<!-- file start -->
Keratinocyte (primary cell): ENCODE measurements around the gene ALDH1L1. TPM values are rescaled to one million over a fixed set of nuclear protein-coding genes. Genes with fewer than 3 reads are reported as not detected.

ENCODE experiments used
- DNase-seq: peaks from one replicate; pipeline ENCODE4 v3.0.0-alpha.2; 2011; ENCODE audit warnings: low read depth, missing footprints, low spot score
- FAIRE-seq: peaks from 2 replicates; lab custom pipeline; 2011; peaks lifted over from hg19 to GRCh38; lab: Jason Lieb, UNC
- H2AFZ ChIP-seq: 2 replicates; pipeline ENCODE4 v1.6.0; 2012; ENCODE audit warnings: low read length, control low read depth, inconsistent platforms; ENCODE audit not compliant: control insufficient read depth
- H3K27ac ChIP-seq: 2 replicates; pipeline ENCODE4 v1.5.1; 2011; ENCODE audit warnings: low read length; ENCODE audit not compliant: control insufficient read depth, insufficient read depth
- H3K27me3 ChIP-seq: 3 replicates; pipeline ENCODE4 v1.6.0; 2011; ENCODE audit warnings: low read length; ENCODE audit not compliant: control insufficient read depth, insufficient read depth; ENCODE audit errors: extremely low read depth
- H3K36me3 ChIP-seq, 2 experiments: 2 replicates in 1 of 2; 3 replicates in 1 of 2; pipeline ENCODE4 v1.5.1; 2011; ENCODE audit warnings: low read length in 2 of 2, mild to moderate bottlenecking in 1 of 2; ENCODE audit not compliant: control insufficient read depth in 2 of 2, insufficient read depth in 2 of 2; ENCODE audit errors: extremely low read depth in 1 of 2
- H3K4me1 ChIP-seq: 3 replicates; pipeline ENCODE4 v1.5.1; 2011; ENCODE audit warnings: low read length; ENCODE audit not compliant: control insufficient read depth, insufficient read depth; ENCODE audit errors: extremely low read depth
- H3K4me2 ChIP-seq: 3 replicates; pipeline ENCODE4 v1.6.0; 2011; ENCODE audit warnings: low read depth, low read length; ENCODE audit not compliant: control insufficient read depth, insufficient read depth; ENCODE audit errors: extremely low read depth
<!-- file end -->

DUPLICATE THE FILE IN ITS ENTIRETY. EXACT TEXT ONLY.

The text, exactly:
Keratinocyte (primary cell): ENCODE measurements around the gene ALDH1L1. TPM values are rescaled to one million over a fixed set of nuclear protein-coding genes. Genes with fewer than 3 reads are reported as not detected.

ENCODE experiments used
- DNase-seq: peaks from one replicate; pipeline ENCODE4 v3.0.0-alpha.2; 2011; ENCODE audit warnings: low read depth, missing footprints, low spot score
- FAIRE-seq: peaks from 2 replicates; lab custom pipeline; 2011; peaks lifted over from hg19 to GRCh38; lab: Jason Lieb, UNC
- H2AFZ ChIP-seq: 2 replicates; pipeline ENCODE4 v1.6.0; 2012; ENCODE audit warnings: low read length, control low read depth, inconsistent platforms; ENCODE audit not compliant: control insufficient read depth
- H3K27ac ChIP-seq: 2 replicates; pipeline ENCODE4 v1.5.1; 2011; ENCODE audit warnings: low read length; ENCODE audit not compliant: control insufficient read depth, insufficient read depth
- H3K27me3 ChIP-seq: 3 replicates; pipeline ENCODE4 v1.6.0; 2011; ENCODE audit warnings: low read length; ENCODE audit not compliant: control insufficient read depth, insufficient read depth; ENCODE audit errors: extremely low read depth
- H3K36me3 ChIP-seq, 2 experiments: 2 replicates in 1 of 2; 3 replicates in 1 of 2; pipeline ENCODE4 v1.5.1; 2011; ENCODE audit warnings: low read length in 2 of 2, mild to moderate bottlenecking in 1 of 2; ENCODE audit not compliant: control insufficient read depth in 2 of 2, insufficient read depth in 2 of 2; ENCODE audit errors: extremely low read depth in 1 of 2
- H3K4me1 ChIP-seq: 3 replicates; pipeline ENCODE4 v1.5.1; 2011; ENCODE audit warnings: low read length; ENCODE audit not compliant: control insufficient read depth, insufficient read depth; ENCODE audit errors: extremely low read depth
- H3K4me2 ChIP-seq: 3 replicates; pipeline ENCODE4 v1.6.0; 2011; ENCODE audit warnings: low read depth, low read length; ENCODE audit not compliant: control insufficient read depth, insufficient read depth; ENCODE audit errors: extremely low read depth